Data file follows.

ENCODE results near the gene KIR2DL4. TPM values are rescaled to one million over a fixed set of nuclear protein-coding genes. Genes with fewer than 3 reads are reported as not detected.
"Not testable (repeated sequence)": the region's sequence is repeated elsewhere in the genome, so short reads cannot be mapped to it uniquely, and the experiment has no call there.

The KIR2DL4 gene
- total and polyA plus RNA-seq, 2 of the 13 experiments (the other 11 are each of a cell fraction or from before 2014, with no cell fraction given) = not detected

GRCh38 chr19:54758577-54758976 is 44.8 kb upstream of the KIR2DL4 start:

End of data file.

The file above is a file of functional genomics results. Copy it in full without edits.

ENCODE results near the gene KIR2DL4. TPM values are rescaled to one million over a fixed set of nuclear protein-coding genes. Genes with fewer than 3 reads are reported as not detected.
"Not testable (repeated sequence)": the region's sequence is repeated elsewhere in the genome, so short reads cannot be mapped to it uniquely, and the experiment has no call there.

The KIR2DL4 gene
- total and polyA plus RNA-seq, 2 of the 13 experiments (the other 11 are each of a cell fraction or from before 2014, with no cell fraction given) = not detected

GRCh38 chr19:54758577-54758976 is 44.8 kb upstream of the KIR2DL4 start: